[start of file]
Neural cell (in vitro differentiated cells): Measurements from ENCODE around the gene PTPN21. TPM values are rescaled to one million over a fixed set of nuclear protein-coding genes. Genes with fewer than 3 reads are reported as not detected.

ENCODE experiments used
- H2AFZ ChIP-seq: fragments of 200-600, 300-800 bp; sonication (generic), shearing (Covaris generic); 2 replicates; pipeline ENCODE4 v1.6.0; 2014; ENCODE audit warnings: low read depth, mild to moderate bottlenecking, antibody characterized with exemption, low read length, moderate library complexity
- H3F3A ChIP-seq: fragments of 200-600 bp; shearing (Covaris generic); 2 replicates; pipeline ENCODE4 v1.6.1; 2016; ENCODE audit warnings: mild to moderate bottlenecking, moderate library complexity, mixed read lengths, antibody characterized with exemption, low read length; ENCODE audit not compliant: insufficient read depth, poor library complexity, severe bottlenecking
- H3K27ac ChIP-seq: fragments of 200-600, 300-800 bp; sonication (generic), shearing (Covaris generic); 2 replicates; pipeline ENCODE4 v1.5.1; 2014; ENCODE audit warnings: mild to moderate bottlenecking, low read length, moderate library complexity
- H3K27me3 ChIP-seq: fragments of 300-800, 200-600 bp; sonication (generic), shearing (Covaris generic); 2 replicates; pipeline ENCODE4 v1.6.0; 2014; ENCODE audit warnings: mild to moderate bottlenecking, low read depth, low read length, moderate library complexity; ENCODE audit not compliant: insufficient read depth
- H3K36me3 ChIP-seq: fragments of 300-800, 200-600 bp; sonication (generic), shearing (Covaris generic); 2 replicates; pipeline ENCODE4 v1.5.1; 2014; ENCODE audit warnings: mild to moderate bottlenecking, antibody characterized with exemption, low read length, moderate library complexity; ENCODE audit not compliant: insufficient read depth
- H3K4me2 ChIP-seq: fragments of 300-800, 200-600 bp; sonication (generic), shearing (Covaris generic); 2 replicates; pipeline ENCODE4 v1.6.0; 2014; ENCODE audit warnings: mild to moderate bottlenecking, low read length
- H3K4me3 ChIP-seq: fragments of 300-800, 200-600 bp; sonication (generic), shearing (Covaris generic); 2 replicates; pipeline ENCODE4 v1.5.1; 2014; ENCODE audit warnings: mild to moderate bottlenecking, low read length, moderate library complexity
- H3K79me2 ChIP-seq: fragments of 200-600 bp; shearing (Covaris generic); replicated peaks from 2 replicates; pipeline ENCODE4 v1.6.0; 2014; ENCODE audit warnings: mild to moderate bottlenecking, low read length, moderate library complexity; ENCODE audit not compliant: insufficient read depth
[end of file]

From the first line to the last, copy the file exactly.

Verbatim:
Neural cell (in vitro differentiated cells): Measurements from ENCODE around the gene PTPN21. TPM values are rescaled to one million over a fixed set of nuclear protein-coding genes. Genes with fewer than 3 reads are reported as not detected.

ENCODE experiments used
- H2AFZ ChIP-seq: fragments of 200-600, 300-800 bp; sonication (generic), shearing (Covaris generic); 2 replicates; pipeline ENCODE4 v1.6.0; 2014; ENCODE audit warnings: low read depth, mild to moderate bottlenecking, antibody characterized with exemption, low read length, moderate library complexity
- H3F3A ChIP-seq: fragments of 200-600 bp; shearing (Covaris generic); 2 replicates; pipeline ENCODE4 v1.6.1; 2016; ENCODE audit warnings: mild to moderate bottlenecking, moderate library complexity, mixed read lengths, antibody characterized with exemption, low read length; ENCODE audit not compliant: insufficient read depth, poor library complexity, severe bottlenecking
- H3K27ac ChIP-seq: fragments of 200-600, 300-800 bp; sonication (generic), shearing (Covaris generic); 2 replicates; pipeline ENCODE4 v1.5.1; 2014; ENCODE audit warnings: mild to moderate bottlenecking, low read length, moderate library complexity
- H3K27me3 ChIP-seq: fragments of 300-800, 200-600 bp; sonication (generic), shearing (Covaris generic); 2 replicates; pipeline ENCODE4 v1.6.0; 2014; ENCODE audit warnings: mild to moderate bottlenecking, low read depth, low read length, moderate library complexity; ENCODE audit not compliant: insufficient read depth
- H3K36me3 ChIP-seq: fragments of 300-800, 200-600 bp; sonication (generic), shearing (Covaris generic); 2 replicates; pipeline ENCODE4 v1.5.1; 2014; ENCODE audit warnings: mild to moderate bottlenecking, antibody characterized with exemption, low read length, moderate library complexity; ENCODE audit not compliant: insufficient read depth
- H3K4me2 ChIP-seq: fragments of 300-800, 200-600 bp; sonication (generic), shearing (Covaris generic); 2 replicates; pipeline ENCODE4 v1.6.0; 2014; ENCODE audit warnings: mild to moderate bottlenecking, low read length
- H3K4me3 ChIP-seq: fragments of 300-800, 200-600 bp; sonication (generic), shearing (Covaris generic); 2 replicates; pipeline ENCODE4 v1.5.1; 2014; ENCODE audit warnings: mild to moderate bottlenecking, low read length, moderate library complexity
- H3K79me2 ChIP-seq: fragments of 200-600 bp; shearing (Covaris generic); replicated peaks from 2 replicates; pipeline ENCODE4 v1.6.0; 2014; ENCODE audit warnings: mild to moderate bottlenecking, low read length, moderate library complexity; ENCODE audit not compliant: insufficient read depth